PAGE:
The eligibility of people to make certain kinds of claims is dependent on the set of criteria that fall into the category of “identity.” Your right to political agency is determined by your description.  We’re left with a simple rubric for determining the truth-value of a statement. Who said it, what group do they belong to, and what are members of that group entitled to say?

…It should go without saying that left-liberal identity politics and alt-right white nationalism are not comparable. The problem is that they are compatible.

I am pulling these quotes a bit out of context, and I encourage anyone concerned with the struggle for justice to check out the full articles.  I would be interested in your thoughts in response to them.  I am genuinely curious about the role of identity in liberation struggles–it has been a compelling question throughout my years as an activist.  Hierarchy, power, liberation, alliance…How do we acknowledge our location? How do we come together with those whose struggles are different from our own?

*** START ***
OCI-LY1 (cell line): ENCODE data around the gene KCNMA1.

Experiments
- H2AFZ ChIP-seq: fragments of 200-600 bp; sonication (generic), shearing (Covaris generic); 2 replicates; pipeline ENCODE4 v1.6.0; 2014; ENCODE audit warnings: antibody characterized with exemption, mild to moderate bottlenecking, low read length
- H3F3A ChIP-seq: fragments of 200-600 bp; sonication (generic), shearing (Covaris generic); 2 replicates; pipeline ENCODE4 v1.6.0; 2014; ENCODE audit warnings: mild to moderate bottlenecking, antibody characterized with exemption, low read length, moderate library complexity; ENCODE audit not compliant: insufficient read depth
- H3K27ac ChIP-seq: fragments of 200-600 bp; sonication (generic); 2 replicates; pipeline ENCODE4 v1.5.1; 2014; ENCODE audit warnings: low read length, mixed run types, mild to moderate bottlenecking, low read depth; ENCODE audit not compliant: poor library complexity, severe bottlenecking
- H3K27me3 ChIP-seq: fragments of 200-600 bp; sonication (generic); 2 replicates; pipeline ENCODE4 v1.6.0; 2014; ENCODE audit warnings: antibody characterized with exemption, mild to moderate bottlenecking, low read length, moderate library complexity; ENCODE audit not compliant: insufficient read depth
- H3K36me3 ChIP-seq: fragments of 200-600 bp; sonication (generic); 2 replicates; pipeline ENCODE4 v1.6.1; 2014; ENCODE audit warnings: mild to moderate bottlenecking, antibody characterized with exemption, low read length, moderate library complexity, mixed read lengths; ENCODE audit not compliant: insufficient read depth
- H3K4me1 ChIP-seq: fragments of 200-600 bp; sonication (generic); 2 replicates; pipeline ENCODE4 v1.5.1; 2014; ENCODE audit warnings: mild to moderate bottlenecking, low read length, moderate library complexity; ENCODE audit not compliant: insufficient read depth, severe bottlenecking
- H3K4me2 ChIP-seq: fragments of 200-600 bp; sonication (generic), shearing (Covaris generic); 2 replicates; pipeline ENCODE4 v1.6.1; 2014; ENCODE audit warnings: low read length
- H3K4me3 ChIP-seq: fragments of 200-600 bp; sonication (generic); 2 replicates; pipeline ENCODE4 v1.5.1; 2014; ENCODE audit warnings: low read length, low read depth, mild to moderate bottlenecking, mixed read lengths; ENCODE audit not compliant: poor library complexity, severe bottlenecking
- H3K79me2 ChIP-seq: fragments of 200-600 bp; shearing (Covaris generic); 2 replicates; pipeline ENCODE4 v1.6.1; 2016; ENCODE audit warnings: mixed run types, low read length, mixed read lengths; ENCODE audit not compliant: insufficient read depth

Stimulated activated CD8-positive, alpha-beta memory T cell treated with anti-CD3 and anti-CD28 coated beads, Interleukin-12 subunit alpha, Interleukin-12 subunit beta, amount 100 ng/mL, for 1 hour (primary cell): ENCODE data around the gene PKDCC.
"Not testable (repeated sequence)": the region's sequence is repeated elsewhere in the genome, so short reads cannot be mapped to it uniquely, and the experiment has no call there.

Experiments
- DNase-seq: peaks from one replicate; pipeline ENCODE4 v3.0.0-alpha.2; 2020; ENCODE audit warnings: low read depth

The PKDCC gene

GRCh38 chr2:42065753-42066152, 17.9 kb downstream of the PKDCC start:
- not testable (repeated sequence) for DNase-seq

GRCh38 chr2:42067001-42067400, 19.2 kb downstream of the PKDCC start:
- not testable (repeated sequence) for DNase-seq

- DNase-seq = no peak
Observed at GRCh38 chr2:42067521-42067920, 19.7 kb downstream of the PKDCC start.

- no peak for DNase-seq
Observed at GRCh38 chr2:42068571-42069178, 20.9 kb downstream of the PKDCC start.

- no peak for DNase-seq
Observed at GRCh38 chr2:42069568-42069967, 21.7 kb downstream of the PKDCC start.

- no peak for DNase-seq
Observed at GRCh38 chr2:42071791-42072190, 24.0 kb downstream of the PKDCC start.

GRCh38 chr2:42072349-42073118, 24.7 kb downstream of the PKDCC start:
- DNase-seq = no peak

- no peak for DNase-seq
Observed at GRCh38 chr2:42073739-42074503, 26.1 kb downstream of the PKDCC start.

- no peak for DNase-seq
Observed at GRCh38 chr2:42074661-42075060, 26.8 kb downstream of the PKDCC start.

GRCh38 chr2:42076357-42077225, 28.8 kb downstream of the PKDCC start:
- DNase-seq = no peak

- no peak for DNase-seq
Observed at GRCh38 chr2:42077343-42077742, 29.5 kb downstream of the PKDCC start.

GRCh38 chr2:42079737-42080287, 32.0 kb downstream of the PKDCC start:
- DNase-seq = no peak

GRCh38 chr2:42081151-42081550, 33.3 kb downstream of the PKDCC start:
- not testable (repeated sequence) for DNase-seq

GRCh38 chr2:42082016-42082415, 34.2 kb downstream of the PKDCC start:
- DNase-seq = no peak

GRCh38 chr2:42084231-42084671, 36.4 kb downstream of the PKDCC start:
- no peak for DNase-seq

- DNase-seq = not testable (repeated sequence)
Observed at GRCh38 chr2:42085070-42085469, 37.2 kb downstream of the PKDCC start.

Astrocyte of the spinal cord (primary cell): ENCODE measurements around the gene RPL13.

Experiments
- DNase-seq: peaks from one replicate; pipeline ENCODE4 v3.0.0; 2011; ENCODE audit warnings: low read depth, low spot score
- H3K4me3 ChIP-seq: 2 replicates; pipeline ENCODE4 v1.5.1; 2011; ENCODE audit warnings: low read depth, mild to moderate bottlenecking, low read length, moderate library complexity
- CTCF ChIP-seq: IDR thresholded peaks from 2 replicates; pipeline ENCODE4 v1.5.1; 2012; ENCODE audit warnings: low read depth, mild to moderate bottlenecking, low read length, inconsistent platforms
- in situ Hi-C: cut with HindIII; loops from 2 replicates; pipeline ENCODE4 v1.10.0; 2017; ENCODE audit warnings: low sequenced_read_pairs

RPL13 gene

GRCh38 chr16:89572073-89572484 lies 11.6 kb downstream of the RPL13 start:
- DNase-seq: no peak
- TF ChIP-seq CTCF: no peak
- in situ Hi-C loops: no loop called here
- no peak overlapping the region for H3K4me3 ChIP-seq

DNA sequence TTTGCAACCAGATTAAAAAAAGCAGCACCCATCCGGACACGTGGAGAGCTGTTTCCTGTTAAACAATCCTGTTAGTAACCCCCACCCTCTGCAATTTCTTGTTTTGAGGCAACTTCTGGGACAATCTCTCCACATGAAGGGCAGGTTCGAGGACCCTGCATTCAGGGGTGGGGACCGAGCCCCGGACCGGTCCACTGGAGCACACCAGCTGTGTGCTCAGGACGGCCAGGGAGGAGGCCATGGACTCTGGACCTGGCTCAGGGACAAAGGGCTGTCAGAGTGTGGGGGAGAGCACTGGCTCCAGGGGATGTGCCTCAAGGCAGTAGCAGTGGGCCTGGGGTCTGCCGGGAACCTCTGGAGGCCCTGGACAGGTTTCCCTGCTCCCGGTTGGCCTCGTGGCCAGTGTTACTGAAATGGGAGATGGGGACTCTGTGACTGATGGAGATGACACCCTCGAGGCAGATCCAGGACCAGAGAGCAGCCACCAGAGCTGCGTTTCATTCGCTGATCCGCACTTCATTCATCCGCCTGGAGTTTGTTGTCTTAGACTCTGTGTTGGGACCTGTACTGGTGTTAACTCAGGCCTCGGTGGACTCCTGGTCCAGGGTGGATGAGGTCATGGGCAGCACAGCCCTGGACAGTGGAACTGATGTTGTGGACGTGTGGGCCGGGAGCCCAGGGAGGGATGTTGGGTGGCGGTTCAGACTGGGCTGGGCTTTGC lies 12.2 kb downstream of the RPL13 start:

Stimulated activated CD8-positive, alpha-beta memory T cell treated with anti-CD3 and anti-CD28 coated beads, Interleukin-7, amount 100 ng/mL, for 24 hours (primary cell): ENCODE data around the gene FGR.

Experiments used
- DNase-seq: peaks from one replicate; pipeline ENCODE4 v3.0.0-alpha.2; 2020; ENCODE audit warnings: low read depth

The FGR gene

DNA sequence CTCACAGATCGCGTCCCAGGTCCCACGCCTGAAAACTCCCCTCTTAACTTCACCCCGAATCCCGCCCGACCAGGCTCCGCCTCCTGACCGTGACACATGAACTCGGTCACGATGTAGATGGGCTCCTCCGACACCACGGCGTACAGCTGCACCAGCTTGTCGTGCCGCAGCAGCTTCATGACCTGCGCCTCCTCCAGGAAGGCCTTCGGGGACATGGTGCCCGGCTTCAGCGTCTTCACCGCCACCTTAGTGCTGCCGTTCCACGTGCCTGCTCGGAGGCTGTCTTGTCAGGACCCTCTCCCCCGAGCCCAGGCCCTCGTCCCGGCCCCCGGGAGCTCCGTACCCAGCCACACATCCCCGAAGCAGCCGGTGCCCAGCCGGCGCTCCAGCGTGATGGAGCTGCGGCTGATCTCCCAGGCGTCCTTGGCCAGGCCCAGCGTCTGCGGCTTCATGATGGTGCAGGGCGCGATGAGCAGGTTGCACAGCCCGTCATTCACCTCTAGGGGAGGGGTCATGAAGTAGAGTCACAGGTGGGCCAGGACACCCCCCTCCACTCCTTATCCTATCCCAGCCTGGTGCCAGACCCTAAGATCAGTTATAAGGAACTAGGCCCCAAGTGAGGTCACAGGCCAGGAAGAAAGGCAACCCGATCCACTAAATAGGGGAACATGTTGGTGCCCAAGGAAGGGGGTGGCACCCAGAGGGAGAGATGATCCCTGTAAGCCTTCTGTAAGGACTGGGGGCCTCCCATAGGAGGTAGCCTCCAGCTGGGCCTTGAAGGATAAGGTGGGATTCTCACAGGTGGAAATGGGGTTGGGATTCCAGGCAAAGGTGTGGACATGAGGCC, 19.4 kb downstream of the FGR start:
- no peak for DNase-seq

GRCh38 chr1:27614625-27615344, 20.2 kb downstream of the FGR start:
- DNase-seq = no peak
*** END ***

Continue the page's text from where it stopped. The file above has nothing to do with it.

Forgive me for this meandering thought journey, in which I haven’t fully unpacked anything. But before I conclude for now, I want to come back to one of the most hopeful examples of people working together, both acknowledging and moving beyond “identities,” to face the crisis of our country, the moral fusion movement started in North Carolina by the Rev. Dr. William J. Barber II.